Fashion in WW2

When 1942 came along all clothes and furniture had the familiar CC41 mark.
It stood for "Civilian Clothing" and the 41 represents the year it first came in to being.
This was a ruling by the government to keep the materials for both clothes and furniture to the barest minimum. At the same time keeping a smartness which most could afford as well as quality for the amount of coupons they had.
The above double breasted coat would be about 16 coupons and cost 12 guineas.
The coupon allowance was 66 to start off with but as time went on so the allowance for coupons went down to 60 in 1942,
40 in 1943
48 in 1944.
A man's suit was 26 coupons, one hanky 1 coupon, a ladies woollen dress 14 coupons a blouse 5 coupons. Supplementary clothing coupons could be applied for if you were getting married or having a baby or if you had been bombed out.
It was a bonus if anyone was lucky enough to get some parachute silk to make a dress. Plus making underwear from it too.

The young lady modelling the double-breasted coat in the photograph was killed in a bombing raid in 1942.
She worked in a butcher's shop called Eastmans in Kingsbridge and when an air-raid started the staff went in to the walk in freezer but unfortunately a bomb struck the building next door and fractured the gas main. Consequently they were all gassed.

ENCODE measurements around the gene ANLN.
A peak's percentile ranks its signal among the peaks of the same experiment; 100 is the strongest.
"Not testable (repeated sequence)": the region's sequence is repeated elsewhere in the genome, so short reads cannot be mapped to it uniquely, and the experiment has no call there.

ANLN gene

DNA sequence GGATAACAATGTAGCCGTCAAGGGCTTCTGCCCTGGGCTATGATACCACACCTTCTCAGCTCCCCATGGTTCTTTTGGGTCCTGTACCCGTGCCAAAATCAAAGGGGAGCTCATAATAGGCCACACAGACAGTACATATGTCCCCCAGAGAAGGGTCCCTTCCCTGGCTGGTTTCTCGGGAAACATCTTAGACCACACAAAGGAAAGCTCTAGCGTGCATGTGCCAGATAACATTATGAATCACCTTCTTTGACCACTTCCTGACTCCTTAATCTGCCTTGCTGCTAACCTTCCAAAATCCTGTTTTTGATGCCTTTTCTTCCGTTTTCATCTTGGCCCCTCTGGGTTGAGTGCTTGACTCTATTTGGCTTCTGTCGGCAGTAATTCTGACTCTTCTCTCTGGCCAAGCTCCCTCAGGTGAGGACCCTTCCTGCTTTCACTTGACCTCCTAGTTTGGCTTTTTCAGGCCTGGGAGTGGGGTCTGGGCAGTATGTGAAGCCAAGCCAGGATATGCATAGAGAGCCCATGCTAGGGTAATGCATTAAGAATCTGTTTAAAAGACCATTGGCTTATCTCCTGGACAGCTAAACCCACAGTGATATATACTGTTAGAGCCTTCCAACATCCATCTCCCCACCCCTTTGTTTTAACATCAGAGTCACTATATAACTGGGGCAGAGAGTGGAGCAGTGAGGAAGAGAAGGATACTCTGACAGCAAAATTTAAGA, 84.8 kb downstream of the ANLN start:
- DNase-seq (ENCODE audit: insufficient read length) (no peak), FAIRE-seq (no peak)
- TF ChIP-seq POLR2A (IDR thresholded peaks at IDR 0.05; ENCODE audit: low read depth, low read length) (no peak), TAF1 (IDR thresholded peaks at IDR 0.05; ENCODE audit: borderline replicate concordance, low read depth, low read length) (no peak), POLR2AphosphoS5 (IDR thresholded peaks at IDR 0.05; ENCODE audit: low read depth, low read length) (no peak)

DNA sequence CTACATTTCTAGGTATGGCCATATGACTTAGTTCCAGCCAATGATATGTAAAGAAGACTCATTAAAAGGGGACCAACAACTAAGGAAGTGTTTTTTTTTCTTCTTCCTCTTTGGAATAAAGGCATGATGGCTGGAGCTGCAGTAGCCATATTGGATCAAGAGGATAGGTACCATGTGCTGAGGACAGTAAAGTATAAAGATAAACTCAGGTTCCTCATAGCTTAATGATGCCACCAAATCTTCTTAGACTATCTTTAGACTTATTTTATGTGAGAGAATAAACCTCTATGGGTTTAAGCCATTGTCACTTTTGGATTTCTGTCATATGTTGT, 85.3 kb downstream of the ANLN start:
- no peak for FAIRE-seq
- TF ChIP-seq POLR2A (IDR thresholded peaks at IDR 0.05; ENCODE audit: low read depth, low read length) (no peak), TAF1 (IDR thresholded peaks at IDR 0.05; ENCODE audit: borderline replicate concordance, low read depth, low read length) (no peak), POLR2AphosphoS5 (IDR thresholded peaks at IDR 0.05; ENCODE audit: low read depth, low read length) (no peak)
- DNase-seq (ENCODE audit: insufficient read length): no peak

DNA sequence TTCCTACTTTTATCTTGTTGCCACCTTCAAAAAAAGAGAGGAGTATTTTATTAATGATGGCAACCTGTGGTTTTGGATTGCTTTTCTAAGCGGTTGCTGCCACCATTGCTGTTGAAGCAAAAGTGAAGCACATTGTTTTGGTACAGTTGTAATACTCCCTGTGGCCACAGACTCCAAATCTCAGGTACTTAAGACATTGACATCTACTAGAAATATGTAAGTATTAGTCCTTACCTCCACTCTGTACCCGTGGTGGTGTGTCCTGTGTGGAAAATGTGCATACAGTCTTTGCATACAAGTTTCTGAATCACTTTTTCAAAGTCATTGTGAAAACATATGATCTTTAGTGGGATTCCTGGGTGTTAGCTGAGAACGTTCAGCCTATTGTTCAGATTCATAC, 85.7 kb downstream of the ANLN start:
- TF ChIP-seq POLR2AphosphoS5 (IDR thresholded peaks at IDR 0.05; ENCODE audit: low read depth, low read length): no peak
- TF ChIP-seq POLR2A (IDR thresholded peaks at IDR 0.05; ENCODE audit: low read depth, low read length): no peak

These two simple dresses would have to suffice the war, dressed up with different collars, buttons and belt. The one on the left being a figure hugging one probably made out of cotton and tied at the back. If you look closely enough you will see that it has a little white collar. This could have been put on to brighten it up if it was over a year old.
The other one is a shirtwaister.

Women were determined to look presentable during the dark days of WW2 and blackout material was not on ration. This led to many buying the material and making skirts from it which they prettied up with perhaps two rows of bias binding round the hem with crocheted roses set in between the rows. Or a couple of rows of lace about three inches apart just to make it look pretty. Notice the hairstyle of the one in the frilly blouse below. It was known as the Victory Roll because you will notice it forms a V.